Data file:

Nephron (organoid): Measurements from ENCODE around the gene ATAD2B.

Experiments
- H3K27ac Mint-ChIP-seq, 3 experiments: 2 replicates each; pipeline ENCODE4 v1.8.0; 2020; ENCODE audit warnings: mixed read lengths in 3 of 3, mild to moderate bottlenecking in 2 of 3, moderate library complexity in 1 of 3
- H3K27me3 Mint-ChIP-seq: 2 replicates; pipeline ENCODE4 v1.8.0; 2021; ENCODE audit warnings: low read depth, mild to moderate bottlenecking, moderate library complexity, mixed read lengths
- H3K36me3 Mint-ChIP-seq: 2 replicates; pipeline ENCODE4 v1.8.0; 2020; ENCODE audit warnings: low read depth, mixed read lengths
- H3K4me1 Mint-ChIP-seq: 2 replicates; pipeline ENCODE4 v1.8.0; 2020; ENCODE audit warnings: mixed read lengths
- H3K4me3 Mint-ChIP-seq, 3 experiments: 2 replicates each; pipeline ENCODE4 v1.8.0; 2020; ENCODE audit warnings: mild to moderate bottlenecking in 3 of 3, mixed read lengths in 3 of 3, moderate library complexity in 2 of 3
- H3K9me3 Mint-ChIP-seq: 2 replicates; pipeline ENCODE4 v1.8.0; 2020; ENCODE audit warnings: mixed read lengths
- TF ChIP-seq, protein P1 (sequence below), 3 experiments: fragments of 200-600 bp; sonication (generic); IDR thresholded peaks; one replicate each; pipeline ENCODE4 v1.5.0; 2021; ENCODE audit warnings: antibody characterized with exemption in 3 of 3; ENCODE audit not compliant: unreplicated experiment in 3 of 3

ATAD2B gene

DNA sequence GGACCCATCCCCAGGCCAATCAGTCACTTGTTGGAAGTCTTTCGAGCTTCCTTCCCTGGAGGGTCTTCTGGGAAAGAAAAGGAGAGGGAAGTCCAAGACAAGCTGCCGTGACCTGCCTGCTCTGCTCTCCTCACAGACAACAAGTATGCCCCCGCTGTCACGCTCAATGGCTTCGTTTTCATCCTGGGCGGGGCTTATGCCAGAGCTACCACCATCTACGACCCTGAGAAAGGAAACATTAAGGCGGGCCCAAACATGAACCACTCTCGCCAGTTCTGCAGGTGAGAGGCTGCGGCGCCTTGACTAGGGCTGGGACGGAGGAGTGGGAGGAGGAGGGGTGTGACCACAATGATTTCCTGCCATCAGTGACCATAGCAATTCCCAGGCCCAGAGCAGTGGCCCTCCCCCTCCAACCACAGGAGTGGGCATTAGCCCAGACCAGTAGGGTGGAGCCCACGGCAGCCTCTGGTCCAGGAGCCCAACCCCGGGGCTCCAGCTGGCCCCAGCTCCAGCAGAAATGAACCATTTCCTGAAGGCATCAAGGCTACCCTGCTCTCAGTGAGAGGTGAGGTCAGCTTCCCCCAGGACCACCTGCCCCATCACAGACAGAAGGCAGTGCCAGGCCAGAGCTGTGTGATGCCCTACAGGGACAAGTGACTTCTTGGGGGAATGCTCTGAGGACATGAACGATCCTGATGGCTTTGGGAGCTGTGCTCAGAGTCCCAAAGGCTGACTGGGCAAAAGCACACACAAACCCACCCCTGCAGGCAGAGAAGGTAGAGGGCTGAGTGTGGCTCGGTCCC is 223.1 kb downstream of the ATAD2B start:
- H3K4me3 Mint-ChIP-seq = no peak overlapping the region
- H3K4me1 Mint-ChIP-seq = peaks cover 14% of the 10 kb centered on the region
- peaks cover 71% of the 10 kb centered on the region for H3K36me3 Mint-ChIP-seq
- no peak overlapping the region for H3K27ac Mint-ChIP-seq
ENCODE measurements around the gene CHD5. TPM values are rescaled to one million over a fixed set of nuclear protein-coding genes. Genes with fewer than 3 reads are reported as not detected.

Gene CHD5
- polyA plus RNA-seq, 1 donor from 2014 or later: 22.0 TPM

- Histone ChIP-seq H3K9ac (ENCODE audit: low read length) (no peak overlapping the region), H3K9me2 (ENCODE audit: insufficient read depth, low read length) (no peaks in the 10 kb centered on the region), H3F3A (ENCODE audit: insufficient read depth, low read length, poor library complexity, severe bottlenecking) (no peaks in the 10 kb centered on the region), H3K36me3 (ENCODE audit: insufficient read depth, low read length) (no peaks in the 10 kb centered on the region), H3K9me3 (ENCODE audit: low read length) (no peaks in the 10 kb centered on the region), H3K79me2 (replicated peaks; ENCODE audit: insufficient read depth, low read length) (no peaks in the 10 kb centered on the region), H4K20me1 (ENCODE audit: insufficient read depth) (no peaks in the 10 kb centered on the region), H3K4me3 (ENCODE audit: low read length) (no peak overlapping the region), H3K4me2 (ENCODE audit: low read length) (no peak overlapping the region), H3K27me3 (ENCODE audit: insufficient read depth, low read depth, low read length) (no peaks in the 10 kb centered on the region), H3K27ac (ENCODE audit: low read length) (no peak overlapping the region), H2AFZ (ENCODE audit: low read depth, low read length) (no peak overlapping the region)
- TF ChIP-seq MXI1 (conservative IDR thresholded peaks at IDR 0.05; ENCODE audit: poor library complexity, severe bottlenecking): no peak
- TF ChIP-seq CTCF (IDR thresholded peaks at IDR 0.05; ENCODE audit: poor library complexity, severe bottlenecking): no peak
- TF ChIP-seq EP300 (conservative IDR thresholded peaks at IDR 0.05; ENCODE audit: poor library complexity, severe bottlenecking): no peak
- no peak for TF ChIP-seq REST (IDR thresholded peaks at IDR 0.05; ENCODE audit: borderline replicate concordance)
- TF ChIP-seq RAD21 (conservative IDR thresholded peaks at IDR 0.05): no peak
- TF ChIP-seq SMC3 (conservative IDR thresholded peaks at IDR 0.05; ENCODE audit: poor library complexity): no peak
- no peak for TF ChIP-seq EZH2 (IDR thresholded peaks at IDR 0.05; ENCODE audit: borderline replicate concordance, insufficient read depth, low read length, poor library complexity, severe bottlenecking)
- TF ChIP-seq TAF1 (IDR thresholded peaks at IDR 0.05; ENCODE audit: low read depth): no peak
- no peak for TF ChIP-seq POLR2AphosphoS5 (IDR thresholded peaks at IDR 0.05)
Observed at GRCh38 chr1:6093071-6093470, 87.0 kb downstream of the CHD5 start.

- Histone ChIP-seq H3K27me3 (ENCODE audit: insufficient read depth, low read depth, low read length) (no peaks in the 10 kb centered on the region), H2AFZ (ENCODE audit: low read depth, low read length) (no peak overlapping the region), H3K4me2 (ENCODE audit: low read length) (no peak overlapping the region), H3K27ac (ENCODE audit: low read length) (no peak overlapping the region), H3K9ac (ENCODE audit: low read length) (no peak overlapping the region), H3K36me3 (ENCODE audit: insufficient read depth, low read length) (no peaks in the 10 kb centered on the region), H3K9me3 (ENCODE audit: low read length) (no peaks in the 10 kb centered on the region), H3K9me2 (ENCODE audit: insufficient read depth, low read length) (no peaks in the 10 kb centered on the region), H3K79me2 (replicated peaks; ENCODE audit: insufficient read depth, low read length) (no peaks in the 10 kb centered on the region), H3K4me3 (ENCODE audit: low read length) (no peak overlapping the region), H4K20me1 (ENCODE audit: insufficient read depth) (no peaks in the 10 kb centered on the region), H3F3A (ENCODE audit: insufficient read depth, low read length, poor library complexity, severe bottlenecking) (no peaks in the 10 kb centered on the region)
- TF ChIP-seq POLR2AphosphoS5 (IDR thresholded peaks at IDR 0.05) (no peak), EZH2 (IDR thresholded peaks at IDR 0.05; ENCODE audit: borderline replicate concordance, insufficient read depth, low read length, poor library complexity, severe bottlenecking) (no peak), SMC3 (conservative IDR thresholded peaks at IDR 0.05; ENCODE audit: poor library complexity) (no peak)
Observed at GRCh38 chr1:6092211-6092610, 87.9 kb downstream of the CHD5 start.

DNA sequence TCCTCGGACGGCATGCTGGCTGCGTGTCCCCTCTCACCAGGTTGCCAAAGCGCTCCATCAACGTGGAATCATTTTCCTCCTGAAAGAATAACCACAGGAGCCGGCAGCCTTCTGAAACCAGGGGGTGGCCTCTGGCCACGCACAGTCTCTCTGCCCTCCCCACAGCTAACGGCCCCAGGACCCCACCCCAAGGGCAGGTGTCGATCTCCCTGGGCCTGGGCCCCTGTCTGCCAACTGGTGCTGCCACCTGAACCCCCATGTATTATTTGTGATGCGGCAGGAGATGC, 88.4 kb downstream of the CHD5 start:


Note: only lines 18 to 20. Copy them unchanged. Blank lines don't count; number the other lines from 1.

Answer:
- polyA plus RNA-seq, 1 donor from 2014 or later: 22.0 TPM

- Histone ChIP-seq H3K9ac (ENCODE audit: low read length) (no peak overlapping the region), H3K9me2 (ENCODE audit: insufficient read depth, low read length) (no peaks in the 10 kb centered on the region), H3F3A (ENCODE audit: insufficient read depth, low read length, poor library complexity, severe bottlenecking) (no peaks in the 10 kb centered on the region), H3K36me3 (ENCODE audit: insufficient read depth, low read length) (no peaks in the 10 kb centered on the region), H3K9me3 (ENCODE audit: low read length) (no peaks in the 10 kb centered on the region), H3K79me2 (replicated peaks; ENCODE audit: insufficient read depth, low read length) (no peaks in the 10 kb centered on the region), H4K20me1 (ENCODE audit: insufficient read depth) (no peaks in the 10 kb centered on the region), H3K4me3 (ENCODE audit: low read length) (no peak overlapping the region), H3K4me2 (ENCODE audit: low read length) (no peak overlapping the region), H3K27me3 (ENCODE audit: insufficient read depth, low read depth, low read length) (no peaks in the 10 kb centered on the region), H3K27ac (ENCODE audit: low read length) (no peak overlapping the region), H2AFZ (ENCODE audit: low read depth, low read length) (no peak overlapping the region)
- TF ChIP-seq MXI1 (conservative IDR thresholded peaks at IDR 0.05; ENCODE audit: poor library complexity, severe bottlenecking): no peak